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About motoringicons

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  1. I remember this car well when it was at Harrah's. It is a great car with a fantastic provenance from day one. It is certainly a worthy addition to any major collection and will always be a significant piece of automotive history. A great opportunity indeed.
  2. I can image this car with the detachable rear seat removed and two spare tires on the back deck. I keep looking at photos of this car and it just gets better and better. A great car offered by a very knowledgeable and well respected brass car collector.
  3. What a neat old car that is brimming with originality. Friction drive cars are a lot of fun to drive and make for a great conversation piece. This car will sell sooner than later.
  4. Price reduced to 225.00 plus 75.00 for shipping or local pickup. Thanks.
  5. 19tom40 advice is excellent. A few other things to remember: Don't worry about getting the distributor "out of time" when re-installing it. The camshaft has a slot and the mating distributor shaft has a matching embossed blade (or vice, versa, can't remember). This slot and blade are offset, so there is only one way you can mate them. Idealistically, there is someone near you with a period distributor machine. These machines are key for properly setting the two sets of points, the dwell, etc. You can do it without the machine, but it won't be as accurate. Check the local Early Ford V8 club in your area and see if you can access one of these. If you car is a driver and you are not concerned with under the hood authenticity, I would recommend using a modern, standard style coil. There is an adapter that covers the hole on the distributor that the original coil goes mounts to. The parts vendors sell this kit. It is more reliable and easier to deal with than the original integral distributor mounted coil. Also, PLEASE make sure you test fit the distributor and make sure it is completely flat and flush before you tighten the bolts. The distributor is aluminum and the mounting holes are easily broken if it is resting unevenly. Tighten the bolts gently and evenly with a small hand wrench. Do not use any force. That's a great looking 1934 Roadster! Enjoy.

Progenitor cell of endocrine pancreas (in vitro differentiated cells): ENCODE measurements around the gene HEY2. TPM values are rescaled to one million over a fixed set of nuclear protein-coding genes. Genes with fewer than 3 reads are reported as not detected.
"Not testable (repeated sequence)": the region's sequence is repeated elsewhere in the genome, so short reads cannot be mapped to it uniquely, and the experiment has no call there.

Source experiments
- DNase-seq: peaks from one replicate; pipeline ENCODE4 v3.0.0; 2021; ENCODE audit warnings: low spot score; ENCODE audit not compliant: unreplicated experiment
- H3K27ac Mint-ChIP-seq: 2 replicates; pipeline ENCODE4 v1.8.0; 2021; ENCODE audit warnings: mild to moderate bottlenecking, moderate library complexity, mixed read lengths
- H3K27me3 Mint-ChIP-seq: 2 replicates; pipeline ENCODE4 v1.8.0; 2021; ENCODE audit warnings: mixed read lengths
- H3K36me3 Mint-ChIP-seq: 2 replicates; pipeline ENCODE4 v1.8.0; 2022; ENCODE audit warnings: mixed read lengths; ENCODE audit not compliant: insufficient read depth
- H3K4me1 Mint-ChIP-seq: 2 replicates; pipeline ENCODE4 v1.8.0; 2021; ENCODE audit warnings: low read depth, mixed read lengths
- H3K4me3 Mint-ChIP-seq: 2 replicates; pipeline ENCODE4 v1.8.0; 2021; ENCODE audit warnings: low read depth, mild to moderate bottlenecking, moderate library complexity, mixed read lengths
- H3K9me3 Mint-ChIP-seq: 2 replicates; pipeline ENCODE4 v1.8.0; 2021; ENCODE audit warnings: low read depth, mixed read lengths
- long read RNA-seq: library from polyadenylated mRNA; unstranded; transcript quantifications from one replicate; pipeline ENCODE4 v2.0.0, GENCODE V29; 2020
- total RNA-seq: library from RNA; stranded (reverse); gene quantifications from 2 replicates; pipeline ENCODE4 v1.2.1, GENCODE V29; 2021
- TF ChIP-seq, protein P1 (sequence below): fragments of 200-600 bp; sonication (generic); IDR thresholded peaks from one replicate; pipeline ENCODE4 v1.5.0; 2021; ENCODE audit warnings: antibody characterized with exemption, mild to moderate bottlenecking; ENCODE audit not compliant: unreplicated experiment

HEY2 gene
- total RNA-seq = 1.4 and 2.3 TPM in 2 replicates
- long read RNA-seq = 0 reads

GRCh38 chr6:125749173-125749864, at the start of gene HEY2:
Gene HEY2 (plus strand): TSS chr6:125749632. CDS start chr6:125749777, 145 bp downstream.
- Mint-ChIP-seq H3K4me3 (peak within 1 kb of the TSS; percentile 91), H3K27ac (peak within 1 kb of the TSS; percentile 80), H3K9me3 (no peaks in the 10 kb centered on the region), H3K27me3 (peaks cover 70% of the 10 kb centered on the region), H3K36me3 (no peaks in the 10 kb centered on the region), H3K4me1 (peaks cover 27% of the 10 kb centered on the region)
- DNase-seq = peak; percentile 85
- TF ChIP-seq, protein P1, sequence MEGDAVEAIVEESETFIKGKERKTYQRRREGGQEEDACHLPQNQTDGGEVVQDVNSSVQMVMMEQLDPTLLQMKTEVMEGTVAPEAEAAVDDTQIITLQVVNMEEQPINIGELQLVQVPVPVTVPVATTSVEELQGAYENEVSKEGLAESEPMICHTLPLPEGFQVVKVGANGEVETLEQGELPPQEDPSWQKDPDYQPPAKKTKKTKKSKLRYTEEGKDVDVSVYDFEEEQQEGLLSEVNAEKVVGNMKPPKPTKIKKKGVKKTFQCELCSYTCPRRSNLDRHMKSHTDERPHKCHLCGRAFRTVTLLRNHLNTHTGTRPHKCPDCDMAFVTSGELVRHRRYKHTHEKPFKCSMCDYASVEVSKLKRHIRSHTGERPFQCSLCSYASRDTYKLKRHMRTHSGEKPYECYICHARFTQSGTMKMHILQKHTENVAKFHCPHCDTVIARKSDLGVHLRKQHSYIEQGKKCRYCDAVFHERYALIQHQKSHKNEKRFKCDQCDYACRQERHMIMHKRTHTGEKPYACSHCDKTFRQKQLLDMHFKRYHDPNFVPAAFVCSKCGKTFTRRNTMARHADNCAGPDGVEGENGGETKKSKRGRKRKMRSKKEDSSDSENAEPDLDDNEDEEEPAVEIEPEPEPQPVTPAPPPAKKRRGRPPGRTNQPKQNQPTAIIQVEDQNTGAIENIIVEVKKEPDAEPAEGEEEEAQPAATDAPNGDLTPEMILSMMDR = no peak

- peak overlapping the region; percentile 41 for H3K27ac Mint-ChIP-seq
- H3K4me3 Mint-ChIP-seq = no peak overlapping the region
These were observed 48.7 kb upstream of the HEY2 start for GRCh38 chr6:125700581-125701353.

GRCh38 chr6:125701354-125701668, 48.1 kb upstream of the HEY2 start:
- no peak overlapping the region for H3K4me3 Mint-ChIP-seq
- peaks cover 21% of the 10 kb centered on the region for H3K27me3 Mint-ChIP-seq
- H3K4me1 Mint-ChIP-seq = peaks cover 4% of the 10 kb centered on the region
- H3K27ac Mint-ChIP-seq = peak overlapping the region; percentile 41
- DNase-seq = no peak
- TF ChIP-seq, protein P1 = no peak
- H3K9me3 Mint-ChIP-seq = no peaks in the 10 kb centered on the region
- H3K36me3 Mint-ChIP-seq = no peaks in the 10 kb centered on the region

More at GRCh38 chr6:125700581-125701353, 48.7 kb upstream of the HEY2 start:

6. I like the "custom rumble" seat step plate on the rear fender. Also interesting that this early 1920s Chevrolet had its 30 x 3 1/2" clincher wheels/tires/rims replaced with 21" balloon split rims, yet the spare is still the 30x3 1/2" clincher rim. A great old photo taken of an old car when it was already an "old car". These depression-era photos are great. Even though this car is well worn, it was still a part of the family and worthy of being included in a photo.
  7. These four-cylinder Dodges are amongst the most underrated tour cars. They are known to be quick, agile and dependable. There are enough of them around so there is an adequate support system for information and parts, yet they are far from common. This touring car would be a great and affordable entry into any nickel-era or Glidden tours.
  8. This is an absolute bargain. I have sold two of these in recent years for much more than Matt is asking. It won't last long.